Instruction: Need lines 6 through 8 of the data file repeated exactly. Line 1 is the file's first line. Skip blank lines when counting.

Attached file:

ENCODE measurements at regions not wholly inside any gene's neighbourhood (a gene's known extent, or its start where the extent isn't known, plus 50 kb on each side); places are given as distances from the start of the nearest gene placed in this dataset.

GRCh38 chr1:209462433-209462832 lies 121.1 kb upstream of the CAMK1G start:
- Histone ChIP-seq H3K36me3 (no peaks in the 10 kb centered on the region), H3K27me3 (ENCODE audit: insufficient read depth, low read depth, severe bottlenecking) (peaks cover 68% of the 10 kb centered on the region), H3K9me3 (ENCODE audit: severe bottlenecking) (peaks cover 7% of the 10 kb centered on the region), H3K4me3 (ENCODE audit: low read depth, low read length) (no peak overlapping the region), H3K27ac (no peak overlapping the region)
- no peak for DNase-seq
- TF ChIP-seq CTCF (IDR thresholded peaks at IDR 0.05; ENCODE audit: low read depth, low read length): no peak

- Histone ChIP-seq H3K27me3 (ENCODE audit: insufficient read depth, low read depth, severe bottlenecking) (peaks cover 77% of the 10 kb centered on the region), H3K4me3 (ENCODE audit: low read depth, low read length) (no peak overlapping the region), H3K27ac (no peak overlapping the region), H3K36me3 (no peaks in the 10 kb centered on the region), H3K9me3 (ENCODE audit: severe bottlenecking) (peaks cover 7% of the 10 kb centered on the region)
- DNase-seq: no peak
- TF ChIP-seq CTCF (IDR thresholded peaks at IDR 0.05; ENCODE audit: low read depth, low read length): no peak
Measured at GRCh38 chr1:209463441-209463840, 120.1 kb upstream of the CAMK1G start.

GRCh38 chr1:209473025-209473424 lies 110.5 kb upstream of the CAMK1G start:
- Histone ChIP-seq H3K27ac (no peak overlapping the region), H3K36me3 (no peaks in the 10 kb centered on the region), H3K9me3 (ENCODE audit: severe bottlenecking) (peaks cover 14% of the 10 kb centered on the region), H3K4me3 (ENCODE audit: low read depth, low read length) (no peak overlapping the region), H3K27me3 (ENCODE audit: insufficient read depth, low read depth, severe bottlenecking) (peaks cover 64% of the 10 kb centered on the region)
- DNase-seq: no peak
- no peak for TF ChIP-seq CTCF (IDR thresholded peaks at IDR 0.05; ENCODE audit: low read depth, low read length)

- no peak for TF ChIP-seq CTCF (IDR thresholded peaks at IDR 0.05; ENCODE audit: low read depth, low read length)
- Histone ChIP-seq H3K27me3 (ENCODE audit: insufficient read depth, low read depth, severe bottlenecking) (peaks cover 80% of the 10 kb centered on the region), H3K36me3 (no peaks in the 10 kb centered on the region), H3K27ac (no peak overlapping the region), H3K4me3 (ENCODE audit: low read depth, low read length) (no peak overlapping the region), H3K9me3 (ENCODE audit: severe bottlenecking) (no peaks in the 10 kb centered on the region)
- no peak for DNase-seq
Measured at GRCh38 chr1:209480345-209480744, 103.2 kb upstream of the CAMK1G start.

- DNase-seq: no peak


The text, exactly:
- Histone ChIP-seq H3K27me3 (ENCODE audit: insufficient read depth, low read depth, severe bottlenecking) (peaks cover 77% of the 10 kb centered on the region), H3K4me3 (ENCODE audit: low read depth, low read length) (no peak overlapping the region), H3K27ac (no peak overlapping the region), H3K36me3 (no peaks in the 10 kb centered on the region), H3K9me3 (ENCODE audit: severe bottlenecking) (peaks cover 7% of the 10 kb centered on the region)
- DNase-seq: no peak
- TF ChIP-seq CTCF (IDR thresholded peaks at IDR 0.05; ENCODE audit: low read depth, low read length): no peak